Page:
The violence was central to the Nazis’ seizure of power in 1933. Hitler, having been appointed head of a coalition government with the Nationalists on 30 January 1933, forced through the suspension of civil liberties in the Reichstag Fire Decree of 28 February, then issued a raft of new laws purging the civil service, transferring legislative power to the cabinet alone and outlawing all opposition to the new government. Meanwhile the SA, now more than a million strong, ran riot on the streets, attacking opponents of the Nazi Party, above all communists and Social Democrats, and throwing about a hundred thousand of them into improvised concentration camps, where they were sadistically treated. Hundreds were tortured to death. Although they had been enrolled as ‘auxiliary police’, the stormtroopers regarded themselves as beyond the law, and frequently attacked police officers known to have been loyal to the Weimar Republic. Jews were singled out from the beginning, and the violence against them often had an additional element of cruelty. The violence meted out to inmates of these early camps was so chaotic and extreme, and the camps’ administration so corrupt and inefficient, that the Nazi government soon turned the running of them over to Heinrich Himmler’s elite black-uniformed SS. (At that time the SS was a far smaller organisation which had originated a few years before as Hitler’s personal protection squad; no less brutal than the SA, it was far more tightly run.)
Gerhart Seger, a Social Democratic Reichstag deputy who managed to escape from the Oranienburg concentration camp in December 1933, reported that the hundred or so SA men who ran the camp were poorly educated and possessed only a minimal understanding of politics. ‘Before they came into contact with us political prisoners,’ he wrote, ‘how many SA men had not the faintest idea that there existed other worlds than Rifle 98, Army Revolver 08, truncheon, cards, beer and sex!’ So pervasive was the violence of the stormtroopers in 1933 that Hitler went so far as to issue a public call for restraint, though at the same time he insisted that no mercy should be shown to the new regime’s opponents. In the late summer of 1933 the SA itself tried to curb the violence by setting up its own internal police force. The two-thirds of ordinary Germans who were neither communists nor Social Democrats (and therefore largely escaped the brownshirts’ attentions), numbed by the political violence of the previous years, tended to write off the stormtroopers’ brutality, or see it as the birth pangs of a revolutionary regime that would settle down to a kind of normality once socialism and communism had been defeated.
In the event, the rowdiness continued even after the Nazis’ opponents had been eliminated from the public sphere. The fundamental drive of the SA had always been towards a radical transformation not just of politics but of society as a whole, in which class divisions would give way to an organic racial community of all Germans, the much vaunted Volksgemeinschaft. It was the stalling of this ambition between the summer of 1933 and the summer of 1934 that gave rise to a growing frustration among rank-and-file stormtroopers, which they increasingly vented on one another in brawls, fights and drunken encounters, but directed above all against Jews, whose premises groups of stormtroopers continued to attack. Siemens perhaps doesn’t make enough of the SA’s aimlessness at this time, which was a key impulse behind Röhm’s attempt to give the organisation a new sense of purpose by turning it into a people’s militia.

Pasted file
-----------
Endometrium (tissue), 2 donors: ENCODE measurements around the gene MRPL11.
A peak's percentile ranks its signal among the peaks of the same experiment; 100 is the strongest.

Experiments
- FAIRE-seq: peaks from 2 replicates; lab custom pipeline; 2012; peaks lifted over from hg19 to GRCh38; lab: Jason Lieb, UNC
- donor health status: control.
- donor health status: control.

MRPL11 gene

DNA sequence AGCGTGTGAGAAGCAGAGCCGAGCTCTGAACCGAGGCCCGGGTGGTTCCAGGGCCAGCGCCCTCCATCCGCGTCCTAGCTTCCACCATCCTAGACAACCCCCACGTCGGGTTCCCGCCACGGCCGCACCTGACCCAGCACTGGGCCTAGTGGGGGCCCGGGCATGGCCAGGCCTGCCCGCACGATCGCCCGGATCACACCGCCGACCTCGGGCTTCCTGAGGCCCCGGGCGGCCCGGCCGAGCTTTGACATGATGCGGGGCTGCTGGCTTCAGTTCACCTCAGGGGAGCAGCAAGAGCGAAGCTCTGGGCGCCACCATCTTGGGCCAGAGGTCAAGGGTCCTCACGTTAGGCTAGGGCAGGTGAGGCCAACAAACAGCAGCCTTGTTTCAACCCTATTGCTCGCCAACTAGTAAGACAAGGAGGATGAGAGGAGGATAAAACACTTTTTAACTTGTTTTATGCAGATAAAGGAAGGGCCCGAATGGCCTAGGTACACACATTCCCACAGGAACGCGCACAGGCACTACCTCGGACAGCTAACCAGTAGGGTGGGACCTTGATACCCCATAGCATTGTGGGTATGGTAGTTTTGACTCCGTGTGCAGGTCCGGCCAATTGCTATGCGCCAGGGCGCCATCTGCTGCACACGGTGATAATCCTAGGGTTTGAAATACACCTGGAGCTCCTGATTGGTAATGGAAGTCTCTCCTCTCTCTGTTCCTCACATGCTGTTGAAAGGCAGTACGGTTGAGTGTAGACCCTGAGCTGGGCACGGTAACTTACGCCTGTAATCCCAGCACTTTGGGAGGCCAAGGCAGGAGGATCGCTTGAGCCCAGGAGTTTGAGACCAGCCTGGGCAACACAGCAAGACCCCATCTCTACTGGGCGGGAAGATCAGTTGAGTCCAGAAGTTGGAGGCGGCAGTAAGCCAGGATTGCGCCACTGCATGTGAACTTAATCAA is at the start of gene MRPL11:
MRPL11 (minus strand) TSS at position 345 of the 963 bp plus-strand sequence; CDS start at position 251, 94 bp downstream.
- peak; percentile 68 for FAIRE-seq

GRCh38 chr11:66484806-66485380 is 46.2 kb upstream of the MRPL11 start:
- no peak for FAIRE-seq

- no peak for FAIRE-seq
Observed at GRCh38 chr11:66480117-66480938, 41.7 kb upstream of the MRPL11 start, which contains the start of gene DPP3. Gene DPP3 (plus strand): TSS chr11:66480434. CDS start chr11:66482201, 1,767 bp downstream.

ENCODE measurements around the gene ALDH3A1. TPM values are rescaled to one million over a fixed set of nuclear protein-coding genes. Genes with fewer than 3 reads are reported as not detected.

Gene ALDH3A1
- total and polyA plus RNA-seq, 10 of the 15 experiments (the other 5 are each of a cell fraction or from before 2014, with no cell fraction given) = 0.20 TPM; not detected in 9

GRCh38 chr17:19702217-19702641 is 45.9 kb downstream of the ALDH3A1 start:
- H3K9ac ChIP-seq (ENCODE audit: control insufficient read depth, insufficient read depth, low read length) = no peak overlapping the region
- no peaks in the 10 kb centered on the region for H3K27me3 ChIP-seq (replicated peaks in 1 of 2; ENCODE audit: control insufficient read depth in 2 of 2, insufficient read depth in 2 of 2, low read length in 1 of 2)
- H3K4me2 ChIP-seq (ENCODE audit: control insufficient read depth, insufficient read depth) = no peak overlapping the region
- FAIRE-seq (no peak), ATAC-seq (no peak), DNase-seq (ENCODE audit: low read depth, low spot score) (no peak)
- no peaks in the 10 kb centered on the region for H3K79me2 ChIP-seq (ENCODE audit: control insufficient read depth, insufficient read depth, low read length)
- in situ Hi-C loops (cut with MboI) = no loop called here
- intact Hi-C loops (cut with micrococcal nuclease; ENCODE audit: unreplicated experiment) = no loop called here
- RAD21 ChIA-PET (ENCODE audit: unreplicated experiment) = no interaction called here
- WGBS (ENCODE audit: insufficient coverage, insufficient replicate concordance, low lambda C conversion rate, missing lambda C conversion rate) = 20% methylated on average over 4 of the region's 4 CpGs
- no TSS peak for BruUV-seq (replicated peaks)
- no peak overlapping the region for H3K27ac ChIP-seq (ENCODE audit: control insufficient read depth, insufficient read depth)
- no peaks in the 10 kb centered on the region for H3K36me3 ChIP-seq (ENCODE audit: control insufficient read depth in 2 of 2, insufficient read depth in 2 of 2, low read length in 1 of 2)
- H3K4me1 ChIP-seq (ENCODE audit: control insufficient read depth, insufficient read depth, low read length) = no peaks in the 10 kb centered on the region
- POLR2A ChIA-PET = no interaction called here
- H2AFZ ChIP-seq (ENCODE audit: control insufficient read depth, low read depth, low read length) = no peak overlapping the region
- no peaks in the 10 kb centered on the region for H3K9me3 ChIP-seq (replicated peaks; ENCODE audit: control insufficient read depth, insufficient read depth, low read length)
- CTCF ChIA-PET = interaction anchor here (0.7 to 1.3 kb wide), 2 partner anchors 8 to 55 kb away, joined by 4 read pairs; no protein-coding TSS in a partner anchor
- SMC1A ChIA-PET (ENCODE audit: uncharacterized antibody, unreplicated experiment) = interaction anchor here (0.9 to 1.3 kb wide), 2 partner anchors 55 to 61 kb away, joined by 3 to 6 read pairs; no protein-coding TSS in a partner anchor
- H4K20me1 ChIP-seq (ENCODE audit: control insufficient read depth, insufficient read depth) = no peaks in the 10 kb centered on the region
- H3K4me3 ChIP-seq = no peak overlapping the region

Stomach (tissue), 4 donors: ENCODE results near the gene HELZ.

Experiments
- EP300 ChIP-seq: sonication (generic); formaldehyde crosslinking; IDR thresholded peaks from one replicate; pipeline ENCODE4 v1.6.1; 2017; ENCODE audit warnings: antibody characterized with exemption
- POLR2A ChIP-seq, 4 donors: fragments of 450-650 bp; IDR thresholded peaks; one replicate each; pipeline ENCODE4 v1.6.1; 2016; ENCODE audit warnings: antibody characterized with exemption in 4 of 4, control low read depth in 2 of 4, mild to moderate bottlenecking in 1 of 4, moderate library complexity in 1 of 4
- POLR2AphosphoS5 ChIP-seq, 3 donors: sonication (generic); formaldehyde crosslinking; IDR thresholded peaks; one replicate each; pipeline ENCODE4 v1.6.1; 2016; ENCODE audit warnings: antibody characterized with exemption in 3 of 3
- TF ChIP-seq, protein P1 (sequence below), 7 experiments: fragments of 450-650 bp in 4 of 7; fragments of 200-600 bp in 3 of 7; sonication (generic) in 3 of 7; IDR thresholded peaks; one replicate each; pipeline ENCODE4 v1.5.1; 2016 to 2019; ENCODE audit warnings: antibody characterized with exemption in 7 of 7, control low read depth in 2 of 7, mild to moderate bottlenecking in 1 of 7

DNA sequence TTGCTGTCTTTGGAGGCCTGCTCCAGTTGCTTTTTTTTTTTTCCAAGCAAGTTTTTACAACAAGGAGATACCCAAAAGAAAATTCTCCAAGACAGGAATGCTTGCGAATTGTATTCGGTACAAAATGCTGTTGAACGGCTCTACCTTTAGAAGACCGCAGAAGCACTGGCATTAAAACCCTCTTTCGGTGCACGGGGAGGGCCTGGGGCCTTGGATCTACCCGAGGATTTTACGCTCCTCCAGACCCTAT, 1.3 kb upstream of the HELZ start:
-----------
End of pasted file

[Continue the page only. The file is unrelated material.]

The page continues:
Siemens leaves the reader in no doubt that the Night of the Long Knives in June 1934 marked a decisive turning point in the SA’s history, curbing its political autonomy and precipitating a fall in numbers much greater than the 15 per cent or so of the leadership removed in the purge itself. Hitler justified the purge in part by denouncing the SA as a hotbed of homosexuality: allegedly when they broke into the hotel bedrooms occupied by Röhm and other leading brownshirts, Hitler’s enforcers had discovered several of them in bed with ‘toyboys’ (the term used by the Reich Press Office in its official account of the purge). Though Siemens cautiously notes that such propaganda images are impossible to verify, it was well known that Röhm and other leading figures in the SA were indeed homosexual – a fact that hadn’t troubled the Nazi leadership at all until it became convenient to use it against them. Siemens could have gone further in his exploration of the stormtroopers’ homosociality, evident for example in a scene deleted from abridged versions of Leni Riefenstahl’s film of the 1934 Nuremberg Rally, Triumph of the Will, in which burly young brownshirts strip off and run naked through the woods.